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Currently I have 2 tables, both of the tables have the same structure and are going to be used in a web application. the two tables are production and temp. The temp table contains one additional column called [signed up]. Currently I generate a single list using two columns that are found in each table (recno and name). Using these two fields I'm able to support my web application search function. Now what I need to do is support limiting the amount of items that can be used in the search on the second table. the reason for this is become once a person is "signed up" a similar record is created in the production table and will have its own recno.

doing:

Select recno, name
  from production
UNION ALL
Select recno, name
  from temp

...will show me everyone. I have tried:

Select recno, name
  from production
UNION ALL
Select recno, name
  from temp
 WHERE signup <> 'Y'

But this returns nothing? Can anyone help?

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I'm having some trouble understanding your question. Are you truly looking for a union, or are you looking for those record sin table 2 but not in table 1? –  MJB Apr 8 '10 at 18:51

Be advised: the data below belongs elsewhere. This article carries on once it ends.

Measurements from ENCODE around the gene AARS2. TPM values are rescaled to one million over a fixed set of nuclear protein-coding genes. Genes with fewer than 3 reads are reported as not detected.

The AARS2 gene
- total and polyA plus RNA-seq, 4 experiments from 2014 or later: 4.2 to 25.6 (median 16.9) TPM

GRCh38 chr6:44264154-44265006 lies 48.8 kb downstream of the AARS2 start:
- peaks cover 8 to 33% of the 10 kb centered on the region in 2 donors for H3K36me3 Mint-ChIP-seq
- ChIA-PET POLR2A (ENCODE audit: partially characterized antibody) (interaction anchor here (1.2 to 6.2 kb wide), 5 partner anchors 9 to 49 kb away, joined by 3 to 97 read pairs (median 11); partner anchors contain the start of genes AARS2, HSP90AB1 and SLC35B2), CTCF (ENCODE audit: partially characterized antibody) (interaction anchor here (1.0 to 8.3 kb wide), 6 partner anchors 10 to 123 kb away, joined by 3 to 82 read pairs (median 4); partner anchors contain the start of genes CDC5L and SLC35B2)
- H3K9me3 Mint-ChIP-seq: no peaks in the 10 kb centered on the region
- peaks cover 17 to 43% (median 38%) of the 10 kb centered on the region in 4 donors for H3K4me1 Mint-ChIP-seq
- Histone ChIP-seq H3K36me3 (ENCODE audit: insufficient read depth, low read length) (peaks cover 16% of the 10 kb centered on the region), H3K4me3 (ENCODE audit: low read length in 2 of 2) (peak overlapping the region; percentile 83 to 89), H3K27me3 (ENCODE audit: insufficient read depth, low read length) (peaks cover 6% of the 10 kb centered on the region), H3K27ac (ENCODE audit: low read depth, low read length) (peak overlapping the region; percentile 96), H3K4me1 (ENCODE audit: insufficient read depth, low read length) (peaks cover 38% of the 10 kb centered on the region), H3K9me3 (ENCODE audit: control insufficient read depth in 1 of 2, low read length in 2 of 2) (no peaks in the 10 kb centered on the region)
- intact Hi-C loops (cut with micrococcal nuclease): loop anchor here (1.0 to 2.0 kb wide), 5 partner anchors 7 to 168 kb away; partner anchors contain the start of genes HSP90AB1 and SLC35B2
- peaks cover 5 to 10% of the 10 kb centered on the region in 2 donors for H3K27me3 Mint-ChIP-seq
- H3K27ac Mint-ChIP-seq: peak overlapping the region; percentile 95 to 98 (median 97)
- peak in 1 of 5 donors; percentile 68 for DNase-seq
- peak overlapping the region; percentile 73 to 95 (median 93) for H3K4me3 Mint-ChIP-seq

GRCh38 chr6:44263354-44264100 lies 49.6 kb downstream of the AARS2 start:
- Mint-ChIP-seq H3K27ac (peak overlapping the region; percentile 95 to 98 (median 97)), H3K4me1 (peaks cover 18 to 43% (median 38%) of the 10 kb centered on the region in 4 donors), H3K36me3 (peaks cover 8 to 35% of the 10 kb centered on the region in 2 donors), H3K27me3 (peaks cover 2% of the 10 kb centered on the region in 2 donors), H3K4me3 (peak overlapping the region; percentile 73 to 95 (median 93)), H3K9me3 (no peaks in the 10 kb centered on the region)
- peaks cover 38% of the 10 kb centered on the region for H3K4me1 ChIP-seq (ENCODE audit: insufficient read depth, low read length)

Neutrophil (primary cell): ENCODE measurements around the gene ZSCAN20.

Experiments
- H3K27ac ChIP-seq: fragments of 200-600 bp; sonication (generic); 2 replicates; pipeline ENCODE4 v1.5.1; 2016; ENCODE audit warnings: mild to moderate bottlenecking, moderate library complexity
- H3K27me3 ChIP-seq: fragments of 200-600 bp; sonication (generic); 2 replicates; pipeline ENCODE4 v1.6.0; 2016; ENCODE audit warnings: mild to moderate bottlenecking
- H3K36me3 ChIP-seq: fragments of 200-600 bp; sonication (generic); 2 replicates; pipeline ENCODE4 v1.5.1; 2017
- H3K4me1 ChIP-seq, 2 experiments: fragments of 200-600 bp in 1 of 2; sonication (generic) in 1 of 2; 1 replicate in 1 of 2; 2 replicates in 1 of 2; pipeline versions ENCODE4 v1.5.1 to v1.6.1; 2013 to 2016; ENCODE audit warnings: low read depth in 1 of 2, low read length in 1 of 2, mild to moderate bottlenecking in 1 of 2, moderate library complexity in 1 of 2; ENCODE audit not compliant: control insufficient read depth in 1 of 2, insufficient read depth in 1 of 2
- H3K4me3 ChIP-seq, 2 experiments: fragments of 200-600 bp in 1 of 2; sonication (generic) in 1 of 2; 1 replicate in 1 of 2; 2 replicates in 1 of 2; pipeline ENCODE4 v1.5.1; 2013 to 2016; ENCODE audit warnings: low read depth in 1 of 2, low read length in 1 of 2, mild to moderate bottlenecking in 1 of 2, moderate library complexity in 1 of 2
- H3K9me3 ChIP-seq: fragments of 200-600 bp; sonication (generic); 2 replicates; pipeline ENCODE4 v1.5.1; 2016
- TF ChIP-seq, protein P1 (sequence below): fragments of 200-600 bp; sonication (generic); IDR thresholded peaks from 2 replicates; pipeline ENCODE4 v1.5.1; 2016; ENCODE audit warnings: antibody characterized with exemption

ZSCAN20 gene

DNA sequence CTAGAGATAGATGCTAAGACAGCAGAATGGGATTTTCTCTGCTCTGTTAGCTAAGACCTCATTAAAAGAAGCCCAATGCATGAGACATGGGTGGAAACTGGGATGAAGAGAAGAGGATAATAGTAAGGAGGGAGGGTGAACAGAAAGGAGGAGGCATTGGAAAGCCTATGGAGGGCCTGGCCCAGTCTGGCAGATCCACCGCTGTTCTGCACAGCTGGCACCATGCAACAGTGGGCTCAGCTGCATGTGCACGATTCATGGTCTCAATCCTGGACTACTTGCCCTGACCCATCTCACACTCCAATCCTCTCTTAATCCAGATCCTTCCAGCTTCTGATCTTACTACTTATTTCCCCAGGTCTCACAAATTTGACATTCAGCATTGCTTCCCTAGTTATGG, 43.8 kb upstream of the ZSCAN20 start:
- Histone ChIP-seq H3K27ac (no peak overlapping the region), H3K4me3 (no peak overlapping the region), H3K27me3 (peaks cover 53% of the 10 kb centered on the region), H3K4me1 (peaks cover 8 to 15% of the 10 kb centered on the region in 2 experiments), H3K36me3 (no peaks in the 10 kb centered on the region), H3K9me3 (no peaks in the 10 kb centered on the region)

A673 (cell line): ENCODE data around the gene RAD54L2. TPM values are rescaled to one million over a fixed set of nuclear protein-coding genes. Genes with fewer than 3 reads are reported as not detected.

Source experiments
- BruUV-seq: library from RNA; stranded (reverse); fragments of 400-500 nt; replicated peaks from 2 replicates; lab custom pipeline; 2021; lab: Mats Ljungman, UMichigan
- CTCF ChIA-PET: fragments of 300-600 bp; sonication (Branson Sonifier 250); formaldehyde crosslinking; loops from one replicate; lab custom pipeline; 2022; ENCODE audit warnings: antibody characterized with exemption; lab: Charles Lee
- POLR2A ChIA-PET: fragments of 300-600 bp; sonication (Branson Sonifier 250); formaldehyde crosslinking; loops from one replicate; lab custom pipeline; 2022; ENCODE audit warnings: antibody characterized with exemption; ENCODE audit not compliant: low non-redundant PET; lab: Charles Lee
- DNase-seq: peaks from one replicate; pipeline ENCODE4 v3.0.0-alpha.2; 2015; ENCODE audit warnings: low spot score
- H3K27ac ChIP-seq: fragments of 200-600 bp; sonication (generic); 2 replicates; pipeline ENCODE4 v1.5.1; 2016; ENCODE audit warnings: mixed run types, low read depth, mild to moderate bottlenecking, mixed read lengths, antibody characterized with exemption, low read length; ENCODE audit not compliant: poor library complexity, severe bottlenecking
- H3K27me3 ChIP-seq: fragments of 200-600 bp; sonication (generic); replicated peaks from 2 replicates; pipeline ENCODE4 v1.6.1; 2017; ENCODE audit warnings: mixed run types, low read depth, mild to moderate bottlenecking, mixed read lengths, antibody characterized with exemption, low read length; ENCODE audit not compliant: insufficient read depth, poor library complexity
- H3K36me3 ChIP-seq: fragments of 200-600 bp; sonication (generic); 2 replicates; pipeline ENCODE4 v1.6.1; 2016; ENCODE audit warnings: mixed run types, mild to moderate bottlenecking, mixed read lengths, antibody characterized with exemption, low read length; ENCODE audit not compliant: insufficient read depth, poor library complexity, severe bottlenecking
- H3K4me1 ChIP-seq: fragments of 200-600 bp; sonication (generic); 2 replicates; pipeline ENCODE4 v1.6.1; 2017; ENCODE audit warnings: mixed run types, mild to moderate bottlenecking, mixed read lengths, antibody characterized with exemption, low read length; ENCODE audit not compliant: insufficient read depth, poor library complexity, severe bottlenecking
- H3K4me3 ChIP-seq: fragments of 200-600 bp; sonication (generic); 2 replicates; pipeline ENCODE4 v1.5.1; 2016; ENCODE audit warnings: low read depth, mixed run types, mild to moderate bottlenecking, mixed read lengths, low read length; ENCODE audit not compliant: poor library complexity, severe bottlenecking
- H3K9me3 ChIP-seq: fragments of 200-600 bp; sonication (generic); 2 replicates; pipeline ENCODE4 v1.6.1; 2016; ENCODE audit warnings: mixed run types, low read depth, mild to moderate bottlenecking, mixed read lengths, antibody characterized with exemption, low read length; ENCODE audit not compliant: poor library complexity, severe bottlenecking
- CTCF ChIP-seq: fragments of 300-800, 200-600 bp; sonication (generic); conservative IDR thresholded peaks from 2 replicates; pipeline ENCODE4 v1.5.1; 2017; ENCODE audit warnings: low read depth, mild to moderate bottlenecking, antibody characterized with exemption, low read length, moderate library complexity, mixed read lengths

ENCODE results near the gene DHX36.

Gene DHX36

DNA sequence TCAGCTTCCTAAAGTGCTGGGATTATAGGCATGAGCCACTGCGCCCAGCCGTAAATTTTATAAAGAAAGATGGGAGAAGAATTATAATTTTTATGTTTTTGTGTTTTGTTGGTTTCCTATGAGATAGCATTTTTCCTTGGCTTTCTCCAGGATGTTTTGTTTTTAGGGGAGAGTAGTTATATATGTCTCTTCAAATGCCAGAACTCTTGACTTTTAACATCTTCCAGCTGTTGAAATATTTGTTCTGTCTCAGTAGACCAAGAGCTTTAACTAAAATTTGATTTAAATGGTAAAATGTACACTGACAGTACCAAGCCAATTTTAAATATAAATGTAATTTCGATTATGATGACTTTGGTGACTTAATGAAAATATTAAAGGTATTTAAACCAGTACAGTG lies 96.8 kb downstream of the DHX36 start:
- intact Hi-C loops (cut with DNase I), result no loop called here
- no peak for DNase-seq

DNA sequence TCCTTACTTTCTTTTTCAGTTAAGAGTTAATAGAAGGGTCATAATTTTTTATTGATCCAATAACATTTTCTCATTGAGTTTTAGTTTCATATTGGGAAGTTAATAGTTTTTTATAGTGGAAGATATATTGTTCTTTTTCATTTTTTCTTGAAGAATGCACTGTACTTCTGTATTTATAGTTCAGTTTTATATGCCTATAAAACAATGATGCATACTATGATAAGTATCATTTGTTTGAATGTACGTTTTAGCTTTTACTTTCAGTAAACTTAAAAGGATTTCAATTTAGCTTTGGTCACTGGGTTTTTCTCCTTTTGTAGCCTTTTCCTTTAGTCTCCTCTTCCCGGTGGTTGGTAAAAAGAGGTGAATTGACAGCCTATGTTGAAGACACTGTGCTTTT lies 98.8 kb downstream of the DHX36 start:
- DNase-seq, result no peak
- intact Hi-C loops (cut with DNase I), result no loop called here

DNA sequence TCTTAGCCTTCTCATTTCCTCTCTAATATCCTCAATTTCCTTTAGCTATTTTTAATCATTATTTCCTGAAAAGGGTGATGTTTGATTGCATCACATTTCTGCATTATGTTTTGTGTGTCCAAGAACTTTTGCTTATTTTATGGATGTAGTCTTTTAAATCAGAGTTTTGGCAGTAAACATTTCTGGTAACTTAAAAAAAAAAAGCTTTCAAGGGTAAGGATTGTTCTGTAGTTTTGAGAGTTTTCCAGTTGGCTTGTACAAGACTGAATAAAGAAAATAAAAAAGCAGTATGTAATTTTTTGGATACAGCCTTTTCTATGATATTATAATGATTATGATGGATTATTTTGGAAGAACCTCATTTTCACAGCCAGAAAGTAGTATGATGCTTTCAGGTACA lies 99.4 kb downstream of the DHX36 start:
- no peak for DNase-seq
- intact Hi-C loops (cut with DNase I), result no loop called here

1  
Have you verified that there are actually records in the temp table matching your criteria? If you SELECT recno, name, signup FROM temp, what's in the signup column? –  Aaronaught Apr 8 '10 at 18:52
    
I think it's the same, MJB (assuming I'm understanding correctly). Any record in temp with signup = 'Y' will also be in production. So he just doesn't want the duplicates. –  Chad Birch Apr 8 '10 at 18:52

2 Answers 2

up vote 0 down vote accepted

Not sure if I'm understanding what you want exactly. If you create records in the production table once they have signed up from the temp table, and you only want people who haven't signed up...you don't need to look in the production table at all. Simply:

SELECT recno, name FROM temp WHERE signup='N'

Or however you're trying to limit your search. If for some reason you do need a union but you're trying to eliminate duplicates you'd have to modify your statement to remove the ALL clause. Union ALL causes you to get duplicates. If you don't want duplicate values, you want to not use ALL in your UNION. You can read up on Unions here.

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For what you are asking, you could do it this style.

SELECT * FROM
(
    SELECT '1' as `col`
    UNION 
    SELECT '2' as `col`
) as `someAlias`
where `someAlias`.`col` = '1'

Put the entire union inside parenthesis, give it an alias, then give the condition.

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